What You Know — Or Who You Know?


Recently, I heard about a federal employee who applied for 1,000 federal jobs within just a few months. Although he has veteran’s preference, he has received no calls, emails, or requests for interviews.

From what little I have heard, I would say that he is not “in the know.”  I also believe that the federal government has shifted from “What You Know” to “Who You Know.” I can distinctly remember a time when I could apply for a job and shortly thereafter be called for an interview and offered a job, but not anymore.  Just last week, I heard about two former coworkers who had gotten jobs at another federal agency because someone helped them.

I witnessed the “Who You Know” dynamic firsthand at my current and previous agencies. A manager was placed in a senior position without the proper knowledge, skills and abilities. Within a few weeks, everyone knew it, and less than a year later, he resigned.

Another manager repeatedly reassigned due to unprofessional conduct was selected for a senior position that he, too, was not trained for. Rather than resigning when he realized that he was “in over his head,” he fired anyone who would not cover for him and hired only those who would. Four years later, he is still in the position.

In both cases, I believe the managers were selected because they were known, and leadership did not want to take a chance on someone new.  However, familiar and comfortable cannot replace technical proficiency. Sooner or later, the two managers had to “step up.”

With that being said, let’s go back to the federal employee who applied for 1000 jobs. Since he is not “in the know,” is he wasting his time applying for 1,000 jobs? I would say “no.”

According to Forbes, in the past, the people with connections controlled access to the elite circle, but our hyper-connected world has caused “what you know” to be more important than “who you know.” Today, the “What You Know” jobseekers are inventing interesting ways to reap just as many rewards as the contacts who make introductions.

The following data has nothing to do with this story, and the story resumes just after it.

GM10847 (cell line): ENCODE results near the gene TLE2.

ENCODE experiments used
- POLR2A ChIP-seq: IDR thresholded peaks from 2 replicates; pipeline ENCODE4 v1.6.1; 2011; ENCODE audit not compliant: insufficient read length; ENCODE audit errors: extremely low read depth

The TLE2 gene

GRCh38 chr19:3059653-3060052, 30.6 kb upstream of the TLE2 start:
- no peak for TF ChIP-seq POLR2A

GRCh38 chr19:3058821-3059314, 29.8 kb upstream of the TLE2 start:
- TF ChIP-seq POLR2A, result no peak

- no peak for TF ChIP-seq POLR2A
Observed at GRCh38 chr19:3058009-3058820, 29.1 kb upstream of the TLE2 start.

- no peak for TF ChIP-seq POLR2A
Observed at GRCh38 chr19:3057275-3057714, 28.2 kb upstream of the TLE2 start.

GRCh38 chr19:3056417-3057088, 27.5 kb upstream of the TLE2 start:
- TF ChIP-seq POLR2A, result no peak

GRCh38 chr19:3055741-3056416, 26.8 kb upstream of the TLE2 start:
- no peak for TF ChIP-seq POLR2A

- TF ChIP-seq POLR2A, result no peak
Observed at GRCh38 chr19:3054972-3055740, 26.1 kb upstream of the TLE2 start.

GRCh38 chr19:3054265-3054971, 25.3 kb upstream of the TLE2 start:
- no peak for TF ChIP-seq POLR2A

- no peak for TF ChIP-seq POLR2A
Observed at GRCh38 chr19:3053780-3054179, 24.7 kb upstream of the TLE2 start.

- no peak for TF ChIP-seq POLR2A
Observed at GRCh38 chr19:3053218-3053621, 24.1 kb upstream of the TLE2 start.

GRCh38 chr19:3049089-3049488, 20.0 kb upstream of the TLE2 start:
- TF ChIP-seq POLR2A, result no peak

In addition to applying for 1000 jobs, he should utilize tools such as LinkedIn, Facebook, and of course, GovLoop, to connect to the right person and for the right person to connect to him. Just today, I got an email from an employer who found my name and credentials through an online professional directory and invited me to apply for a position with her company.

I will take it a step further and say that it is “What You Know” and “Who You Know.” Networking will always have its place, but it just may not be as important as it has been in the past.

Cynthia V White is part of the GovLoop Featured Blogger program, where we feature blog posts by government voices from all across the country (and world!). To see more Featured Blogger posts, click here.

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Rachel Niebeling

This is a great launch pad for a continued conversation… Any tips on how to move forward with applying for jobs using both what and who you know?

Cynthia V White

To move forward with “what you know,” you have to understand USAJOBs. It’s not just about applying but meeting minimal qualifications, and writing your resume to support the occupational questionnaire takes skill. To move forward with “who you know” “put yourself out there.” My career excelled when I volunteered for the Combined Federal Campaign or organized a luncheon to commemorate Women’s History Month. My immediate supervisor might not have noticed but others sure did. It’s not always about the work that you do. Sometimes, it’s about “who knows you” rather than “who you know.” Good luck.


Cynthia, I have transitioned from “who you know” to “who know you.” At my agency, I see inexperienced children of seasoned employees get hired. They didn’t know anyone, but because of their name and who know them based on their parents; they are securing a position over the Veteran who applied for 1,000 position.